Visualizing Active Bodies: Knowledge-Making in Visual Physical Culture

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Sterling, Jennifer
Andrews, David L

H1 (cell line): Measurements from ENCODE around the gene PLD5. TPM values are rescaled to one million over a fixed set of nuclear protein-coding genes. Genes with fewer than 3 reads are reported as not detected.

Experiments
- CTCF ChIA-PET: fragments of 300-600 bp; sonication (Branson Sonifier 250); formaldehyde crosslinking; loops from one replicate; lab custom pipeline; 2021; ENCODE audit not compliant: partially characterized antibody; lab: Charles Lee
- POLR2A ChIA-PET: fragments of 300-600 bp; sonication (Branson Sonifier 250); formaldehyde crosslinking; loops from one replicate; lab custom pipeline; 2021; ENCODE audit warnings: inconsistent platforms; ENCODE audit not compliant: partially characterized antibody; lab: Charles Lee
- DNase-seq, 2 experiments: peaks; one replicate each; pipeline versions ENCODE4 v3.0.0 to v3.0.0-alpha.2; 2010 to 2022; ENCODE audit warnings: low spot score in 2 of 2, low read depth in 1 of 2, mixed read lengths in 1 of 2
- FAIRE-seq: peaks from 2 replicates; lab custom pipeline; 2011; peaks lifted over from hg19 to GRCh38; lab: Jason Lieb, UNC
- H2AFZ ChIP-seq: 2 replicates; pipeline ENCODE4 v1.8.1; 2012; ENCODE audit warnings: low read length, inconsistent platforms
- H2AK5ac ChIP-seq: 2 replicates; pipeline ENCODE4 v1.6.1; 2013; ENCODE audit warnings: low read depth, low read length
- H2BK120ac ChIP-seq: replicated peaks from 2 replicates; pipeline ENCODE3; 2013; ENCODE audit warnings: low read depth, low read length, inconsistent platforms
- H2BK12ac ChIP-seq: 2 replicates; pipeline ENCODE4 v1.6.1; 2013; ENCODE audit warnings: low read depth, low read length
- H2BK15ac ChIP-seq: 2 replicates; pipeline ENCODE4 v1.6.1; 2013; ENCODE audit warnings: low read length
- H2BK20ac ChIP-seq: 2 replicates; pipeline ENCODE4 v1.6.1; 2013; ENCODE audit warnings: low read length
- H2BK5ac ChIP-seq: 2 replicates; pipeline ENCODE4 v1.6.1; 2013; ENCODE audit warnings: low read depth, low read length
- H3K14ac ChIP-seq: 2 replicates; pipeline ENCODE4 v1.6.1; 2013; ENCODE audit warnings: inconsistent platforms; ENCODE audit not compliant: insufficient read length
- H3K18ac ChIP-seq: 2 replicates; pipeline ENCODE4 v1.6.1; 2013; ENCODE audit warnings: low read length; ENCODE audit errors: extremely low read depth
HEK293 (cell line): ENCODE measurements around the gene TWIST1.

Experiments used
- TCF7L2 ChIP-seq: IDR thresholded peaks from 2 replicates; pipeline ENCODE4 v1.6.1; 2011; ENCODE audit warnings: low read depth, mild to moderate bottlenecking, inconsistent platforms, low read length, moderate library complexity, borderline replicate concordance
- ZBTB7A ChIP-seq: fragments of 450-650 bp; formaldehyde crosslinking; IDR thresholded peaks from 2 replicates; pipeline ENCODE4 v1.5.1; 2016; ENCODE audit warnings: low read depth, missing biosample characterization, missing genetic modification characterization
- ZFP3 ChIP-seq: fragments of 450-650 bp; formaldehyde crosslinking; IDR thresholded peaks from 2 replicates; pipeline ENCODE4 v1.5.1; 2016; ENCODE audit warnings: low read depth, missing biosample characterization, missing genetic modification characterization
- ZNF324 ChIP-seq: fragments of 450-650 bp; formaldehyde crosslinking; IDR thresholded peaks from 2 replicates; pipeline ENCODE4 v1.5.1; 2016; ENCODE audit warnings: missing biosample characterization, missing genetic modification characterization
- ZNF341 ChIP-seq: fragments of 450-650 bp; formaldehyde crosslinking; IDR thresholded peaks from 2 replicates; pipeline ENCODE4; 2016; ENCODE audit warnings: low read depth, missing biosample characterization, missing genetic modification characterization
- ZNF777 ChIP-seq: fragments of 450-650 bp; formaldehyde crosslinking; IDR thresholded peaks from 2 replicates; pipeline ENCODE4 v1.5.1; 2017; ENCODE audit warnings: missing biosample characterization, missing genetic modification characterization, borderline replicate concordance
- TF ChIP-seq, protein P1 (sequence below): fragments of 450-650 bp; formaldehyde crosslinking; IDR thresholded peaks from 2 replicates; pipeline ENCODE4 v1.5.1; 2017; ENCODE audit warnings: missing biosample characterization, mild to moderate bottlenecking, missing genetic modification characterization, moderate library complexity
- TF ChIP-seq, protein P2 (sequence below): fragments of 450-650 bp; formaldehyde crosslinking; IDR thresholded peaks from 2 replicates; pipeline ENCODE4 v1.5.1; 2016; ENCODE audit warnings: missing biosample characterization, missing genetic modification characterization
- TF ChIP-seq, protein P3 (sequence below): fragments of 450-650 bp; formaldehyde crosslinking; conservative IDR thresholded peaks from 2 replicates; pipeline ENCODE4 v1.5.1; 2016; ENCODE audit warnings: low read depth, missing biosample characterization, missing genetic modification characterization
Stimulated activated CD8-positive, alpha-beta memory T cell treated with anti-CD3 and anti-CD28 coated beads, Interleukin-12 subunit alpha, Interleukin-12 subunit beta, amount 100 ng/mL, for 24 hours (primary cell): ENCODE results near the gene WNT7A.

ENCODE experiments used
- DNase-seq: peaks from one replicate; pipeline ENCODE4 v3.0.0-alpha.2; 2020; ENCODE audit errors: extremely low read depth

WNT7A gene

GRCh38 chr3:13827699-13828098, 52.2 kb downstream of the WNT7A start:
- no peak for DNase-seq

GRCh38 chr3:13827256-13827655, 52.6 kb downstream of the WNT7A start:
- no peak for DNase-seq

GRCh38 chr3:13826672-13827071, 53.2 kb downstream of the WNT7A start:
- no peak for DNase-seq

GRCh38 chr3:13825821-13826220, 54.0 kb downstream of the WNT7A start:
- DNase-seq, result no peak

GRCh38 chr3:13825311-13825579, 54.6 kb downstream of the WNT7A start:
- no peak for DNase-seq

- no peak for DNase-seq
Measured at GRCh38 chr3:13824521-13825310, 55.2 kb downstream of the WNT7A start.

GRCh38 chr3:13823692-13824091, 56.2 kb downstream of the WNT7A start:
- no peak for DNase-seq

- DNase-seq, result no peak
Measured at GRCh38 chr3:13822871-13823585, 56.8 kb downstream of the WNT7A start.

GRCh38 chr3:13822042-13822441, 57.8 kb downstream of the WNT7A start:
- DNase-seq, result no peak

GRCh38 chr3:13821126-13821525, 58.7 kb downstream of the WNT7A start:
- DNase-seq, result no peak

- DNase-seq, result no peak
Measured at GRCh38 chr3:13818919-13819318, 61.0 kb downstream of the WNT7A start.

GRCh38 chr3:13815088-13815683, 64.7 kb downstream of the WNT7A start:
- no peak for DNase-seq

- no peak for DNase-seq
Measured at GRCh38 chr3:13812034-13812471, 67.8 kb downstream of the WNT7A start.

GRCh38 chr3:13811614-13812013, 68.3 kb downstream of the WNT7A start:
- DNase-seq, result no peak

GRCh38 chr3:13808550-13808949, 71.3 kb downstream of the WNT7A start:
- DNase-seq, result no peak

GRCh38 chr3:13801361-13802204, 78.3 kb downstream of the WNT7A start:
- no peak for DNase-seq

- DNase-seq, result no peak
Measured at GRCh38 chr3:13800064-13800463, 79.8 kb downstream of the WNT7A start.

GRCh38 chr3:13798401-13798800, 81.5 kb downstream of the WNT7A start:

Within a "world replete with images and representations" (Haraway, 1997, p. 202), visual discourses play significant roles in the ways that bodies, and in particular active bodies, are organized, represented, and experienced in society. In physical culture, visualizing practices shape ways of seeing, and being seen, through the display, and interpretation of, active bodies in a wide variety of settings. Consequently, visual discourse in physical culture takes place, and makes meaning, through a range of visual events, texts, and technologies. To explore these sources and sites for their (re)production of differentiated social positions, I examine the visualization of (im)proper, (un)healthy, and physically (in)active bodies across multiple locations. These include: 1) the exhibition of heroic sporting portraiture in <italic>Champions</italic> at the National Portrait Gallery (Washington, DC); 2) the gross anatomy lessons of plastinated cadavers in the <italic>Body Worlds</italic> exhibition at the Maryland Science Center (Baltimore, MD); and, 3) my commemorative, yet critical, construction of <italic>Champions All</italic> as part of the <italic>Fear the Turtle Sculpture Project</italic> at the University of Maryland (College Park, MD). Broadly located within the theoretically fluid, interdisciplinary, and multi-method project that is physical cultural studies, I utilize visual discourse analysis and (auto)ethnographic methods to examine the role of visual discourse in physical culture. In particular, I examine each of the above visual events, and their visual and interpretive texts, for their "key themes, claims to truth, their complexities, and their silences" (Rose, 2007, p. 187). In understanding what positions are being constructed, and how they are advanced, challenged, or denied, my research reveals who is rendered (in)visible, and the consequences of such (in)visibilities. Extending empirical definitions of both the visual and the physical, this research illustrates the breadth of visual physical culture and its impacts; the productive nature of visual displays and their practices; and the knowledge-making, and thus world-making, contributions of the visualization of active bodies.